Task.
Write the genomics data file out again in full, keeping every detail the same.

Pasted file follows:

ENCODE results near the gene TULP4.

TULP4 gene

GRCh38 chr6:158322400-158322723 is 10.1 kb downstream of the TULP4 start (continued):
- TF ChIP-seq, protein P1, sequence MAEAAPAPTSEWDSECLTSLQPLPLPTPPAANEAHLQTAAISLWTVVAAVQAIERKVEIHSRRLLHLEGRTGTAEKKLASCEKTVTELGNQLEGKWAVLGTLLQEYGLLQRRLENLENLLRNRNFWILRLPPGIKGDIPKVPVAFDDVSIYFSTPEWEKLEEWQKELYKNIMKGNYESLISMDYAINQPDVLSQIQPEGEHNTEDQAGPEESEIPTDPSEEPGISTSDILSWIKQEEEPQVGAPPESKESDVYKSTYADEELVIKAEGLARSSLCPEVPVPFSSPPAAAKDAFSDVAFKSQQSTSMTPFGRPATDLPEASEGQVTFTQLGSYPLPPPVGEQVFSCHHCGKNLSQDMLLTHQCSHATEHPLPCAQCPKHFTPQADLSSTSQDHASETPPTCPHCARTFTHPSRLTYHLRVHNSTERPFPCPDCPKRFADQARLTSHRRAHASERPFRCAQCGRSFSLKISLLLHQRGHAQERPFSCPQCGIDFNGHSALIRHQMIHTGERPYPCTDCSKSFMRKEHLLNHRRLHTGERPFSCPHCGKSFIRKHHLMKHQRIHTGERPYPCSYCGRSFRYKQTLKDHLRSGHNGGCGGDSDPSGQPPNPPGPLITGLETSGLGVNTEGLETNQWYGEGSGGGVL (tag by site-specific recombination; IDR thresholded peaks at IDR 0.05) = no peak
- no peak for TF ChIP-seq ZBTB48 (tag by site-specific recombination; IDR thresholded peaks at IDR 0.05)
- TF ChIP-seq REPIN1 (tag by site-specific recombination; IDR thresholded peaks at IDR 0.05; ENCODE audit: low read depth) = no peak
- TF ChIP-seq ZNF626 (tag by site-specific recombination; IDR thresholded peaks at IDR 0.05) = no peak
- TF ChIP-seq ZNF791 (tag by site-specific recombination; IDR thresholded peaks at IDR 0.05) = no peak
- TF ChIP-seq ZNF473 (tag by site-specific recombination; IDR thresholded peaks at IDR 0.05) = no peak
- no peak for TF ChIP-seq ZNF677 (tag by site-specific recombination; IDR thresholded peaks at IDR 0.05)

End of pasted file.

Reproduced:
ENCODE results near the gene TULP4.

TULP4 gene

GRCh38 chr6:158322400-158322723 is 10.1 kb downstream of the TULP4 start (continued):
- TF ChIP-seq, protein P1, sequence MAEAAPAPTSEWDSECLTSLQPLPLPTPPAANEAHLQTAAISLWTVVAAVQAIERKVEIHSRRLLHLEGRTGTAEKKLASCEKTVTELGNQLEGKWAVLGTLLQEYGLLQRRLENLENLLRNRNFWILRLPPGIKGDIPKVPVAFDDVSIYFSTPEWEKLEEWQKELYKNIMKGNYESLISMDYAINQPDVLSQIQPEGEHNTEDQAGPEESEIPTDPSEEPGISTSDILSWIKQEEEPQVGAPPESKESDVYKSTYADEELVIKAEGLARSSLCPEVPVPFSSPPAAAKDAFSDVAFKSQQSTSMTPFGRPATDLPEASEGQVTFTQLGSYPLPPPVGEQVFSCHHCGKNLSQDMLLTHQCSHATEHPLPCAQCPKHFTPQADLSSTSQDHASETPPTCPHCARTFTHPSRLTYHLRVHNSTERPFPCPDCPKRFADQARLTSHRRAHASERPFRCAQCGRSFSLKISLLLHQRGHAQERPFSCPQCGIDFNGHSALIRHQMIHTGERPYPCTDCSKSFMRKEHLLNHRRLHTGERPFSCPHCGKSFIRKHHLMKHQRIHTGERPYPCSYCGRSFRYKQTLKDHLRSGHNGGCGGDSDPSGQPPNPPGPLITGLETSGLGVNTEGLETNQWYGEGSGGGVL (tag by site-specific recombination; IDR thresholded peaks at IDR 0.05) = no peak
- no peak for TF ChIP-seq ZBTB48 (tag by site-specific recombination; IDR thresholded peaks at IDR 0.05)
- TF ChIP-seq REPIN1 (tag by site-specific recombination; IDR thresholded peaks at IDR 0.05; ENCODE audit: low read depth) = no peak
- TF ChIP-seq ZNF626 (tag by site-specific recombination; IDR thresholded peaks at IDR 0.05) = no peak
- TF ChIP-seq ZNF791 (tag by site-specific recombination; IDR thresholded peaks at IDR 0.05) = no peak
- TF ChIP-seq ZNF473 (tag by site-specific recombination; IDR thresholded peaks at IDR 0.05) = no peak
- no peak for TF ChIP-seq ZNF677 (tag by site-specific recombination; IDR thresholded peaks at IDR 0.05)